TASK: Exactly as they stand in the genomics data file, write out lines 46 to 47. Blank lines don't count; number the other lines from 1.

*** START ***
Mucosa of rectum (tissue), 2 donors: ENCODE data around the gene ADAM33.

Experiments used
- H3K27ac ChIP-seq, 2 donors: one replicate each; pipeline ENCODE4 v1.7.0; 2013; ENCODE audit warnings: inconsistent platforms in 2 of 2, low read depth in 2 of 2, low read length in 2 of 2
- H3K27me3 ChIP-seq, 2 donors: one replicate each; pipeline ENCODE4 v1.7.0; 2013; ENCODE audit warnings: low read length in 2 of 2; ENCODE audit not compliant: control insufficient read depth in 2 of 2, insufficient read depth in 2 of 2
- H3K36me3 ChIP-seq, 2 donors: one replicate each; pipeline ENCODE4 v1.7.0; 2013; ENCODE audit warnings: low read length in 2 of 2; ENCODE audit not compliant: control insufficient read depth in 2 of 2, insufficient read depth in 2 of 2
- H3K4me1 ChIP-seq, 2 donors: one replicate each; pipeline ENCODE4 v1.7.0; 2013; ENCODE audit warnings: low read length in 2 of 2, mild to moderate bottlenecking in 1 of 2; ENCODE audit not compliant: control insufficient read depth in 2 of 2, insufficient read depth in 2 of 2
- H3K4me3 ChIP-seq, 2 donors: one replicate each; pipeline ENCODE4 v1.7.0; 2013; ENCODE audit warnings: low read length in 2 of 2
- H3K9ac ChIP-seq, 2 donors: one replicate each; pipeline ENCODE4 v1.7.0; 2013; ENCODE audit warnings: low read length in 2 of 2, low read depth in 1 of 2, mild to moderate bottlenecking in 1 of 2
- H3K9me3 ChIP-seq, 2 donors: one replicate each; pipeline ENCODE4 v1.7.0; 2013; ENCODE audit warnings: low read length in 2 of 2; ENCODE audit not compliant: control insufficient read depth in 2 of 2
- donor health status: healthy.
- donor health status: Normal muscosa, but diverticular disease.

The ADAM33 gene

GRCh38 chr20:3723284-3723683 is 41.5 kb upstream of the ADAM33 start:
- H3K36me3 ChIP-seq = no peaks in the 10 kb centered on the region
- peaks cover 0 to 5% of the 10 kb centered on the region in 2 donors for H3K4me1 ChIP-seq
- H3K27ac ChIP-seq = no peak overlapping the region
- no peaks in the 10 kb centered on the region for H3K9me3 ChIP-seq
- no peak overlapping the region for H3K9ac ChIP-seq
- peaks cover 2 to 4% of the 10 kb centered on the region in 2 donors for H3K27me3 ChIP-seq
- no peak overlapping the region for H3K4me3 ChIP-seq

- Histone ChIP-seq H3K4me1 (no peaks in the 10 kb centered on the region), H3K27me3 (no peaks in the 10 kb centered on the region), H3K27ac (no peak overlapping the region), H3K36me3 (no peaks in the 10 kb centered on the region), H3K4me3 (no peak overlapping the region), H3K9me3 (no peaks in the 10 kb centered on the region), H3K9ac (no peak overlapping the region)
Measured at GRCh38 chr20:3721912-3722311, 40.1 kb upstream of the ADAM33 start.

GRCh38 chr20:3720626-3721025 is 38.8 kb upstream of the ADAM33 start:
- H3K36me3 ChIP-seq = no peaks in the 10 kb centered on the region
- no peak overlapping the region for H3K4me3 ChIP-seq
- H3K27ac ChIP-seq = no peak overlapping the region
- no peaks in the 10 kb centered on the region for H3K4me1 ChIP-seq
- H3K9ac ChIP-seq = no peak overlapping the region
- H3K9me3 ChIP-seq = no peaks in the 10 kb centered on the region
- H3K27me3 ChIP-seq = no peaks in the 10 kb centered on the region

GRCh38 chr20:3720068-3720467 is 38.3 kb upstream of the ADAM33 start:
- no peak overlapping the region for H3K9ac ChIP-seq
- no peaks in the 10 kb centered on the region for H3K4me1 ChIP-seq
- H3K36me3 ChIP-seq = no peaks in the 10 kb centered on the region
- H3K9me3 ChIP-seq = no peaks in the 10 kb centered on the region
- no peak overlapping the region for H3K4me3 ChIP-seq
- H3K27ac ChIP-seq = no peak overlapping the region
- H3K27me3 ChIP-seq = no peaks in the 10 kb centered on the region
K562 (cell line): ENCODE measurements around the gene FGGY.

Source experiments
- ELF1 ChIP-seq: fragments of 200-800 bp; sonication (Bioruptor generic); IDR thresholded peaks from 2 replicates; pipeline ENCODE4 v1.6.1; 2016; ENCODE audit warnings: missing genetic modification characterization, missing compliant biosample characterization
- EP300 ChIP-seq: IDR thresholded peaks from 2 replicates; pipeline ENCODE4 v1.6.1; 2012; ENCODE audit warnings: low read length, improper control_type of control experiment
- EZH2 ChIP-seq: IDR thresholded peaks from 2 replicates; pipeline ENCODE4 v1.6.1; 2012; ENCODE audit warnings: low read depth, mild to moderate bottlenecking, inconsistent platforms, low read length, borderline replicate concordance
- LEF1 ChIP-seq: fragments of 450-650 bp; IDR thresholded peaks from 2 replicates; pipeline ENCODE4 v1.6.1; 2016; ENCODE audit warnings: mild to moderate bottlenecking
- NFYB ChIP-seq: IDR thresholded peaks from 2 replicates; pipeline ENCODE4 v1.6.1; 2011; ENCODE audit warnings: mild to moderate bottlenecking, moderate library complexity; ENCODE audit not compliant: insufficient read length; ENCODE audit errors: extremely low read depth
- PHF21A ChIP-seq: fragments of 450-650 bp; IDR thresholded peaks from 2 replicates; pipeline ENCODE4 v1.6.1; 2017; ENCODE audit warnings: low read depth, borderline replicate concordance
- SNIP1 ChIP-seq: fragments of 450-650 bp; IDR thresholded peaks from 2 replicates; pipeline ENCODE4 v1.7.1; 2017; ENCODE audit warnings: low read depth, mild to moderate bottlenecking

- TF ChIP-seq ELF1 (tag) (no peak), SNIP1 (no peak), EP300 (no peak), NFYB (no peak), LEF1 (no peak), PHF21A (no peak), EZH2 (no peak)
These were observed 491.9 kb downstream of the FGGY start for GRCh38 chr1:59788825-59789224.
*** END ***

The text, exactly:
- PHF21A ChIP-seq: fragments of 450-650 bp; IDR thresholded peaks from 2 replicates; pipeline ENCODE4 v1.6.1; 2017; ENCODE audit warnings: low read depth, borderline replicate concordance
- SNIP1 ChIP-seq: fragments of 450-650 bp; IDR thresholded peaks from 2 replicates; pipeline ENCODE4 v1.7.1; 2017; ENCODE audit warnings: low read depth, mild to moderate bottlenecking